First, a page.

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Sunday, 2 August 2015

Newlyn and Mevagissey based fishing fleet wins an exemption from new EU law

AN "iconic" Cornish fishing fleet will be exempt from a new European law, following negotiations between UK and EU officials.

Cornwall's sardine ring netting fleet has been an established part of the local fishing industry and the county's coastal heritage for hundreds of years. But members of the fishery expressed concern after EU bodies proposed to include ring netters under controversial landing obligation laws, starting from 2019.



Fisheries minister and MP for Redruth and Camborne, George Eustice, took the issue up with the European Union's fisheries committee and has now confirmed the fleet will be exempt.



Cornish sardines landed in Newlyn

"I'm delighted that by listening to the best available science we've been able to secure an exemption to the discard ban for Cornish ring net fishermen," Mr Eustice said. "Fishermen have been catching sardines off the Cornish coastline for hundreds of years, and the sight of them being offloaded from boats is iconic in Newlyn and Mevagissey. "It's crucial we apply the ban proportionately and take into account sustainable fishing practices and species with a high level of survivability."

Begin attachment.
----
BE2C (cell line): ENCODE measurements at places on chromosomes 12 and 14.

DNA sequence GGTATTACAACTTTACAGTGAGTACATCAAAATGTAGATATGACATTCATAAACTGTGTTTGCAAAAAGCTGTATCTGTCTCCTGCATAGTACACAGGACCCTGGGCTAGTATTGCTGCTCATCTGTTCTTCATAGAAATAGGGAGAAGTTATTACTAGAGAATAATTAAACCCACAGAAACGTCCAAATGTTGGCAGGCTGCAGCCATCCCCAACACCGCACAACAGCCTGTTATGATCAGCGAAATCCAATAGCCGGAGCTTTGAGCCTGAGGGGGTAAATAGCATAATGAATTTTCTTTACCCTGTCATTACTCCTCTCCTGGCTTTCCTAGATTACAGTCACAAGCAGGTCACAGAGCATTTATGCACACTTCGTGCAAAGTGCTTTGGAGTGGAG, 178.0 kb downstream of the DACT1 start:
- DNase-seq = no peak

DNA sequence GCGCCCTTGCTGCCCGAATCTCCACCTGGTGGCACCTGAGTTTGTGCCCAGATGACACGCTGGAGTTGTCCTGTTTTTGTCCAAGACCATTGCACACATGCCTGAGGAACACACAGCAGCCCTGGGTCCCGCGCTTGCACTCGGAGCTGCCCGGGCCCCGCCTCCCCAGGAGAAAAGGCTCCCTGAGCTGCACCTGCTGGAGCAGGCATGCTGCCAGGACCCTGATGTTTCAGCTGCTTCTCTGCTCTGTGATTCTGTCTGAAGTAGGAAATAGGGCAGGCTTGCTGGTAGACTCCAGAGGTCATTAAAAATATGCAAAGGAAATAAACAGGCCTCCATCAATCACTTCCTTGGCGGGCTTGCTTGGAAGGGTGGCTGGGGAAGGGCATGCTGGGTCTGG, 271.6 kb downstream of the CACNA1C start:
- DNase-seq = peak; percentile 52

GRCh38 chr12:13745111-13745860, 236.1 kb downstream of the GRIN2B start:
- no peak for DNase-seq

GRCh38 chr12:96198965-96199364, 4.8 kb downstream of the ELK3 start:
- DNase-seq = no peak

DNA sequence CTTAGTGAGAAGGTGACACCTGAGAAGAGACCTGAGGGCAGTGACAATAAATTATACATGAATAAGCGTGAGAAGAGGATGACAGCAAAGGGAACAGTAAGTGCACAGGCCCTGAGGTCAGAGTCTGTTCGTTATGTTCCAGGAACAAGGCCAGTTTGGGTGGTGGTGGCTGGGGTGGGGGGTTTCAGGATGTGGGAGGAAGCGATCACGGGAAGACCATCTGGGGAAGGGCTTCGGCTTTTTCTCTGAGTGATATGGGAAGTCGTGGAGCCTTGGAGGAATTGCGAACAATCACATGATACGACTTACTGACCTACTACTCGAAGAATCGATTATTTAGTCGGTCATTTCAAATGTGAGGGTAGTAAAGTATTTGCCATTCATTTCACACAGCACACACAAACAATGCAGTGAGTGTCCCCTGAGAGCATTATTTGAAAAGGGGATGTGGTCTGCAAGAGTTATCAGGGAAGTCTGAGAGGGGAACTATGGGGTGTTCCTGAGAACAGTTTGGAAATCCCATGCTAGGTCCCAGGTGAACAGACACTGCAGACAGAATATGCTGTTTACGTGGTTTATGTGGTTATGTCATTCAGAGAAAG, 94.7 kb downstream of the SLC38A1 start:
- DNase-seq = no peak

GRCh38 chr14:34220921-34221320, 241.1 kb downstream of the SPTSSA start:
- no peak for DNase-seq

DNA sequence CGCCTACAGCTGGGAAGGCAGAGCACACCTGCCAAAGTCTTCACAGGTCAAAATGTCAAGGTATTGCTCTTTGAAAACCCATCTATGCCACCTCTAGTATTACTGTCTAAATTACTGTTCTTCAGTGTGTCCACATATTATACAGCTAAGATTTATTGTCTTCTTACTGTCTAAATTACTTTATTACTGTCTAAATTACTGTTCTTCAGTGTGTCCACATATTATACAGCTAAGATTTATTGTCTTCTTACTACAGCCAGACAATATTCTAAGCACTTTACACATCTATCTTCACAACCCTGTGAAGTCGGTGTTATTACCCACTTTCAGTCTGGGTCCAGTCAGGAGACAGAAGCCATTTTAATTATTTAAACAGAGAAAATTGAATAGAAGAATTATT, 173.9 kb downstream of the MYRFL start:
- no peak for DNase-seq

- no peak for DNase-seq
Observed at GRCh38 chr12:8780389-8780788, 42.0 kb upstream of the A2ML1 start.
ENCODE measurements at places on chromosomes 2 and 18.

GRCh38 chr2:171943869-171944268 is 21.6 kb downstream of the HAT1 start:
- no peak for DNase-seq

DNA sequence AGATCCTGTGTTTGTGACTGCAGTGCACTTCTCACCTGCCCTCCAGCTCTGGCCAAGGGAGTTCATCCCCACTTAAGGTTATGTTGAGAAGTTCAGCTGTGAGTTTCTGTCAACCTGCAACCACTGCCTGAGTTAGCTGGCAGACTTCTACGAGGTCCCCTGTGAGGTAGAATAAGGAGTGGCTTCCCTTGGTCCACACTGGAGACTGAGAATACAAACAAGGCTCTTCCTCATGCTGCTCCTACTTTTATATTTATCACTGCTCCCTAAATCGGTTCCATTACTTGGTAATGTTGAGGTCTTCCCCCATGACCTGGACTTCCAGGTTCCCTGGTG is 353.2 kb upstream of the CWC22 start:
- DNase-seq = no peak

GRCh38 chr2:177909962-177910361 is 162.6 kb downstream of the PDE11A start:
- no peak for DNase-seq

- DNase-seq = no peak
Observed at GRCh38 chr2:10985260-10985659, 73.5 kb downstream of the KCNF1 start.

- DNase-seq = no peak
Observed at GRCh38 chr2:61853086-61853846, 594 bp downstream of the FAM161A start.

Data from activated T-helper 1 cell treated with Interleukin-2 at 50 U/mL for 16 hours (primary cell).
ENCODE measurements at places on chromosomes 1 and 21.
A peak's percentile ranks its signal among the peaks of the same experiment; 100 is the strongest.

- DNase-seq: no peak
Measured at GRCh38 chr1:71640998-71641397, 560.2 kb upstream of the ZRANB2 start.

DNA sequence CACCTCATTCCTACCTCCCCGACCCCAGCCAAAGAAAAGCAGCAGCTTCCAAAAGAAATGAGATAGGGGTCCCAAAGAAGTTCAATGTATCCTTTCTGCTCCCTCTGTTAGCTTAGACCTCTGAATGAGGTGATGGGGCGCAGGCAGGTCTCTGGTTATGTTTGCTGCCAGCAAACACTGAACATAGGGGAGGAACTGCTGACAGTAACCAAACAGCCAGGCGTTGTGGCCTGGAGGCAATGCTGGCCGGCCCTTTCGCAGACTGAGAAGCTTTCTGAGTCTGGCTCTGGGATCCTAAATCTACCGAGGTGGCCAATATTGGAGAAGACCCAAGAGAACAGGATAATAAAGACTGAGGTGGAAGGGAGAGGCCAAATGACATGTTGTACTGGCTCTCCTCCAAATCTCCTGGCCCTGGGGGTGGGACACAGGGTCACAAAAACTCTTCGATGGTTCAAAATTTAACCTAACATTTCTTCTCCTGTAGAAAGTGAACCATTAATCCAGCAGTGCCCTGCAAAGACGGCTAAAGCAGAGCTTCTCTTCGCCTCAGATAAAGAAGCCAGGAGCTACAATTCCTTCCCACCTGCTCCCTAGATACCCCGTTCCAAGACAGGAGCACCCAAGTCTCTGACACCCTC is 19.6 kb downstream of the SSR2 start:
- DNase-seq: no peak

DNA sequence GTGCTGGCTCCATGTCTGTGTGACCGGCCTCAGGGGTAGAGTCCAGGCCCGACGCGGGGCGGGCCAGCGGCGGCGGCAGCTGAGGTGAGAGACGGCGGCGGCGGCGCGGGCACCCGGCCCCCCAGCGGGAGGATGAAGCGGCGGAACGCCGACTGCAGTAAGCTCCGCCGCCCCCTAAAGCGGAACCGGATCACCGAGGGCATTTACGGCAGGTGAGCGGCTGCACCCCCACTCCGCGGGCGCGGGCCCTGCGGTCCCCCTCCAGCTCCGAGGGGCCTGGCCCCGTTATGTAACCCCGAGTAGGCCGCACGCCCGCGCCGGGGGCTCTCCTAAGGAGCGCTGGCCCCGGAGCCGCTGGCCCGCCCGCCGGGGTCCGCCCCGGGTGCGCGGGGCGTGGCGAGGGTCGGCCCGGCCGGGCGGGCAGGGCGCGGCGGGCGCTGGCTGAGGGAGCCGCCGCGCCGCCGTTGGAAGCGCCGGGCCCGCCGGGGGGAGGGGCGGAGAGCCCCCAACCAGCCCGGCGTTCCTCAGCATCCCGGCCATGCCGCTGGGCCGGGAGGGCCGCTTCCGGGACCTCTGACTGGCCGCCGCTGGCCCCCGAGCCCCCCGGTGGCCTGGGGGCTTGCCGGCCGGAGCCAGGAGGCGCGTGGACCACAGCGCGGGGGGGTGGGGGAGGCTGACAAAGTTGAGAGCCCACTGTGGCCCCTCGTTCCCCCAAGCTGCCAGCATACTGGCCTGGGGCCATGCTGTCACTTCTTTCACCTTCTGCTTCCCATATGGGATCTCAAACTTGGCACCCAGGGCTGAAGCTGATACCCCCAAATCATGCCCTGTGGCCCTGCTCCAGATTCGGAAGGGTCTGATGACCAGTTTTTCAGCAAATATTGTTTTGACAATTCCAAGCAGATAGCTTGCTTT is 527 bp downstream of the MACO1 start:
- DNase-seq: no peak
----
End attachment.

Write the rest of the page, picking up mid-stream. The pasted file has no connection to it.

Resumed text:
The pelagic landing obligation, which comes into force this year, has been drawn up as a replacement for the equally unpopular discard policy. It requires fishermen to "land" all fish caught, regardless of whether they have a quota for the species, rather than throwing them back out to sea.

Industry leaders have warned the policy could prevent boats from going to sea because they risked breaking the law. And from 2019, ring netters were due to be included under the new regulations.

But Mr Eustice said evidence gathered by the Centre for Environment, Fisheries and Aquaculture Science had persuaded EU officials to allow the sardine fishery to continue discarding any accidental catches. "This way we can ensure we strike the right balance between supporting our fishermen and protecting the marine environment for the long term benefit of the industry," he explained.

He did, however, warn that the exemption was "not indefinite" and will be subject to review. He also added it would also depend on other factors, such as crowding densities, remaining constant. The European Union Common Fisheries Policy is a key issues for many of the more Euro-sceptic members of the Conservative party, with many concerned about the negative impact on the UK industry.

This month researchers from the organisation Seafish will conduct a "health check" on fishing in the region, including an analysis of the socio-economic consequences of ongoing changes to management measures.

 Full story courtesy of:  Cornish Guardian @cornishguardian on Twitter